Protesters burned a Chinese flag and police fired pepper spray during a march Saturday in an outlying district of Hong Kong in renewed clashes over anti-government grievances.
Police accused protesters of spraying water at officers during the march by several thousand people in Tuen Mun in Hong Kong’s northwest. Reporters saw at least one person arrested.
The event was relatively small compared with previous demonstrations that have taken place every weekend since June. The protests started with opposition to a proposed extradition law and have expanded to include demands for greater democracy in the semiautonomous Chinese territory.
The events are an embarrassment for China’s ruling Communist Party ahead of Oct. 1 celebrations of its 70th anniversary in power. Hong Kong’s government has announced it has canceled a fireworks display that day, citing concern for public safety.
Protesters in Tuen Mun marched about 2 kilometers (1 1/2 miles) from a playground to a government office building. Many were dressed in black and carried umbrellas, a symbol of their movement.
Protesters chanted, “Reclaim Hong Kong!” and “Revolution of our times!”
Most were peaceful but some took down a Chinese flag outside a government office and set fire to it. Government broadcaster RTHK said some damaged fire hoses in the Tuen Mun light rail station.
Organizers announced the event, due to last two hours, was ending after one hour due to the chaotic scene at the station.
An organizer quoted by RTHK, Michael Mo, complained that police escalated tensions by sending armed anti-riot officers.
That will “only escalate tension between protesters and police,” Mo was quoted as saying.
Elsewhere, scuffles were reported as government supporters heeded a call by a pro-Beijing member of the Hong Kong legislature to tear down protest posters at subway stations.
Hong Kong’s leader, Chief Executive Carrie Lam, has agreed to withdraw the extradition bill. But protesters are pressing other demands, including an independent investigation of complaints about police violence during earlier demonstrations.
Protesters complain Beijing and Lam’s government are eroding the “high degree of autonomy” and Western-style civil liberties promised to the former British colony when it was returned to China in 1997.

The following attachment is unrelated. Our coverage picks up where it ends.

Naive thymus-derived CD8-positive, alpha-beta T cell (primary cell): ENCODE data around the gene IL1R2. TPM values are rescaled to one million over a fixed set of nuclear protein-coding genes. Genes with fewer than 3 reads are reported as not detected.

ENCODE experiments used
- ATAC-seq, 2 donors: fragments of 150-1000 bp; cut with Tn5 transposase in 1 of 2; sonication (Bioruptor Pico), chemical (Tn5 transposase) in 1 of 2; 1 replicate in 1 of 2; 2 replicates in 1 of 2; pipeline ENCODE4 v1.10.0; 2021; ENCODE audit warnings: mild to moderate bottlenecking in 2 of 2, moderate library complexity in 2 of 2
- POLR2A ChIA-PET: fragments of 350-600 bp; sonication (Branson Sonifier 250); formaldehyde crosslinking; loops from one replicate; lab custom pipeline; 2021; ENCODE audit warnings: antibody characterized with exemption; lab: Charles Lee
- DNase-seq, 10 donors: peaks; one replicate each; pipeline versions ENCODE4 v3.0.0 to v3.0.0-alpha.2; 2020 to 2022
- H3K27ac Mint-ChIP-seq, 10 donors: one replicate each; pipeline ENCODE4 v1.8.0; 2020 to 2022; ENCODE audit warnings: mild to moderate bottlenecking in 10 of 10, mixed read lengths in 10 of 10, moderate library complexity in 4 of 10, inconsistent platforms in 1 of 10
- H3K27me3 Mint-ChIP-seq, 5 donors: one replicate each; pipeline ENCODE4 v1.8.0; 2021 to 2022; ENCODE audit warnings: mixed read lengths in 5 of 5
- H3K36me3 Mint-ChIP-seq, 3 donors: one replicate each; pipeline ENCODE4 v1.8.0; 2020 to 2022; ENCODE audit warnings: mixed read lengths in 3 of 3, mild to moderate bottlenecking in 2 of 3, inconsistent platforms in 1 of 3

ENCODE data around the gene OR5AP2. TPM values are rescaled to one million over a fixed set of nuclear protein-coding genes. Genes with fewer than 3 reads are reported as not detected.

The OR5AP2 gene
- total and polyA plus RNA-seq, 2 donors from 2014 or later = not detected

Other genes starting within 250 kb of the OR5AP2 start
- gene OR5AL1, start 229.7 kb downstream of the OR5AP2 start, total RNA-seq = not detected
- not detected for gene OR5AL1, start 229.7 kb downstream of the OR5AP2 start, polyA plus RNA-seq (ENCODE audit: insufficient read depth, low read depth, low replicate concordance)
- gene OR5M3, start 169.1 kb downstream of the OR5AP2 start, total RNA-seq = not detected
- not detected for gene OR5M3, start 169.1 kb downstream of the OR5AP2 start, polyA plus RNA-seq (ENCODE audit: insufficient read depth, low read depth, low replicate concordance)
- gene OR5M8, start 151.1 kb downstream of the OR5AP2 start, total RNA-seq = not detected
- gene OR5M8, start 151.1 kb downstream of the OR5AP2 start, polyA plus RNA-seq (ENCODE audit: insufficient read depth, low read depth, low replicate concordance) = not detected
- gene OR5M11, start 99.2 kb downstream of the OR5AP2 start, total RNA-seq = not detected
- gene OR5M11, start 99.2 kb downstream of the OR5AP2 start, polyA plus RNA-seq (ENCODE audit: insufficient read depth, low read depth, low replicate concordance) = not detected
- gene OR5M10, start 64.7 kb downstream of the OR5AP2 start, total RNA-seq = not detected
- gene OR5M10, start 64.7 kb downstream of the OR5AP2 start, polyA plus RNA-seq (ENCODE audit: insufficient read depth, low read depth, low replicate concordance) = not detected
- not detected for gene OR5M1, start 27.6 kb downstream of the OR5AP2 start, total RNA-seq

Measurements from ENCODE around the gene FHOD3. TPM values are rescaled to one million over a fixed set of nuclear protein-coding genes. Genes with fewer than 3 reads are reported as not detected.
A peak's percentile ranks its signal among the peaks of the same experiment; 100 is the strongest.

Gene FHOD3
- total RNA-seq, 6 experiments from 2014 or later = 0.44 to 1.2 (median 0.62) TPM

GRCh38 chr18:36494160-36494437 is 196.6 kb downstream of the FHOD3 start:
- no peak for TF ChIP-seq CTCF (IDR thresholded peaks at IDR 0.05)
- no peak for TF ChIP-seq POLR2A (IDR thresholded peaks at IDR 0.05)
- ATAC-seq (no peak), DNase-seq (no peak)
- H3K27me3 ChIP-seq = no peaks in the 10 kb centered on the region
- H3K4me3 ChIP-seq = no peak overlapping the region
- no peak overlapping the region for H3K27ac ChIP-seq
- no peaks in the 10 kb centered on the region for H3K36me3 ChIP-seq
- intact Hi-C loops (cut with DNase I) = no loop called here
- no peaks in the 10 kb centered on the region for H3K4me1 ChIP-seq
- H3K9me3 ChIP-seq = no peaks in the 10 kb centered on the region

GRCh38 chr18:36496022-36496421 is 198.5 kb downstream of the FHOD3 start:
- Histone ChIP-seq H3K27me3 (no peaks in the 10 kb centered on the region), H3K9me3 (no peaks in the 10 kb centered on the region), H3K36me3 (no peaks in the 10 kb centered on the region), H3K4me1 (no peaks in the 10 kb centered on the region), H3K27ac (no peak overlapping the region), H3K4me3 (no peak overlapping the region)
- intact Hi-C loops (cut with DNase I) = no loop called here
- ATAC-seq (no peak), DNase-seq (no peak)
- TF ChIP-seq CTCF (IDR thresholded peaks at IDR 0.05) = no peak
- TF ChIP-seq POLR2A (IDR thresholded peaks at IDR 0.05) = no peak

The protests have begun to weigh on Hong Kong’s economy, which already was slowing due to cooling global consumer demand. The Hong Kong airport said passenger traffic fell in August and business is off at hotels and retailers.
Police refused permission for Saturday’s march but an appeal tribunal overturned that decision. The panel on Friday gave permission for a two-hour event that it said had to end at 5 p.m.
Protesters in Tuen Mun also complained about a group of women from mainland China who sing in a local park. Residents say they are too loud and accuse some of asking for money or engaging in prostitution.
Those complaints prompted a similar march in July.
Also Saturday, there were brief scuffles as government supporters tore down protest posters at several subway stops, according to RTHK.
The campaign to tear down protest materials was initiated by a pro-Beijing member of Hong Kong’s legislature, Junius Ho.
Near the subway station in the Tsuen Wan neighborhood, a woman who was tearing down posters threw a bag at a reporter and a man shoved a cameraman, RTHK reported. It said there was pushing and shoving between the two sides at stations in Yuen Long and Lok Fu.
Ho made an appearance in the Shau Kei Wan neighborhood but residents shouted at him and told him to leave, RTHK said.
Ho initially called for protest signs to be torn down in all 18 of Hong Kong’s districts but he said Friday that would be reduced to clearing up trash from streets due to “safety concerns.”
On Wednesday, the Hong Kong Jockey Club canceled a horse race after protesters suggested targeting the club because a horse owned by Ho was due to run.
Later Saturday, some protesters planned to go to another district, Yuen Long, where a group of men with sticks hit protesters and subway passengers in a July 21 incident that caused controversy in Hong Kong.